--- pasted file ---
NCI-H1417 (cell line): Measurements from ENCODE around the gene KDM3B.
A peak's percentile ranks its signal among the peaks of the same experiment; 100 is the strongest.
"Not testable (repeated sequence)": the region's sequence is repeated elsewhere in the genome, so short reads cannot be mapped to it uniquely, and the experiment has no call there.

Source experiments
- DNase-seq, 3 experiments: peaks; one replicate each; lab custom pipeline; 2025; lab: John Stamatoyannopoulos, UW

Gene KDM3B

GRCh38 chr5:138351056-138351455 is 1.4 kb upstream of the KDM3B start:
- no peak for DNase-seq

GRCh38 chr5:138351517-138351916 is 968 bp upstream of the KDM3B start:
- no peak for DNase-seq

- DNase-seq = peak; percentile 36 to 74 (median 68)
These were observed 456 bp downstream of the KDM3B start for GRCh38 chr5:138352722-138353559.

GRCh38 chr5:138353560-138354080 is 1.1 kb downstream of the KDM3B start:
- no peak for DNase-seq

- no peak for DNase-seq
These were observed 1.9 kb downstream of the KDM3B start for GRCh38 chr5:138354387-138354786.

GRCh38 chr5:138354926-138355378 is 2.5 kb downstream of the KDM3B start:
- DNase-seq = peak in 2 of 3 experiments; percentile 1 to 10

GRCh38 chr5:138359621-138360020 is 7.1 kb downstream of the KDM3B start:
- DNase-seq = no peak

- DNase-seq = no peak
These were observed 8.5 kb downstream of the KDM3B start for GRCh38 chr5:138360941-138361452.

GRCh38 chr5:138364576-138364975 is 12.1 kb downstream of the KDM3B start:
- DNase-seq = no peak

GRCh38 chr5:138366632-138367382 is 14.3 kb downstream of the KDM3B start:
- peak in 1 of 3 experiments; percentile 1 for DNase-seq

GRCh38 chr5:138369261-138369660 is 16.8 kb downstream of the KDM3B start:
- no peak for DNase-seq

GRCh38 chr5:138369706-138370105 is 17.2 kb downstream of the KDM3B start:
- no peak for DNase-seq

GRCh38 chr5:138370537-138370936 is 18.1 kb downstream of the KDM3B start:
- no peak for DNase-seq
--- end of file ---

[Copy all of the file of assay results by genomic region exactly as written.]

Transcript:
NCI-H1417 (cell line): Measurements from ENCODE around the gene KDM3B.
A peak's percentile ranks its signal among the peaks of the same experiment; 100 is the strongest.
"Not testable (repeated sequence)": the region's sequence is repeated elsewhere in the genome, so short reads cannot be mapped to it uniquely, and the experiment has no call there.

Source experiments
- DNase-seq, 3 experiments: peaks; one replicate each; lab custom pipeline; 2025; lab: John Stamatoyannopoulos, UW

Gene KDM3B

GRCh38 chr5:138351056-138351455 is 1.4 kb upstream of the KDM3B start:
- no peak for DNase-seq

GRCh38 chr5:138351517-138351916 is 968 bp upstream of the KDM3B start:
- no peak for DNase-seq

- DNase-seq = peak; percentile 36 to 74 (median 68)
These were observed 456 bp downstream of the KDM3B start for GRCh38 chr5:138352722-138353559.

GRCh38 chr5:138353560-138354080 is 1.1 kb downstream of the KDM3B start:
- no peak for DNase-seq

- no peak for DNase-seq
These were observed 1.9 kb downstream of the KDM3B start for GRCh38 chr5:138354387-138354786.

GRCh38 chr5:138354926-138355378 is 2.5 kb downstream of the KDM3B start:
- DNase-seq = peak in 2 of 3 experiments; percentile 1 to 10

GRCh38 chr5:138359621-138360020 is 7.1 kb downstream of the KDM3B start:
- DNase-seq = no peak

- DNase-seq = no peak
These were observed 8.5 kb downstream of the KDM3B start for GRCh38 chr5:138360941-138361452.

GRCh38 chr5:138364576-138364975 is 12.1 kb downstream of the KDM3B start:
- DNase-seq = no peak

GRCh38 chr5:138366632-138367382 is 14.3 kb downstream of the KDM3B start:
- peak in 1 of 3 experiments; percentile 1 for DNase-seq

GRCh38 chr5:138369261-138369660 is 16.8 kb downstream of the KDM3B start:
- no peak for DNase-seq

GRCh38 chr5:138369706-138370105 is 17.2 kb downstream of the KDM3B start:
- no peak for DNase-seq

GRCh38 chr5:138370537-138370936 is 18.1 kb downstream of the KDM3B start:
- no peak for DNase-seq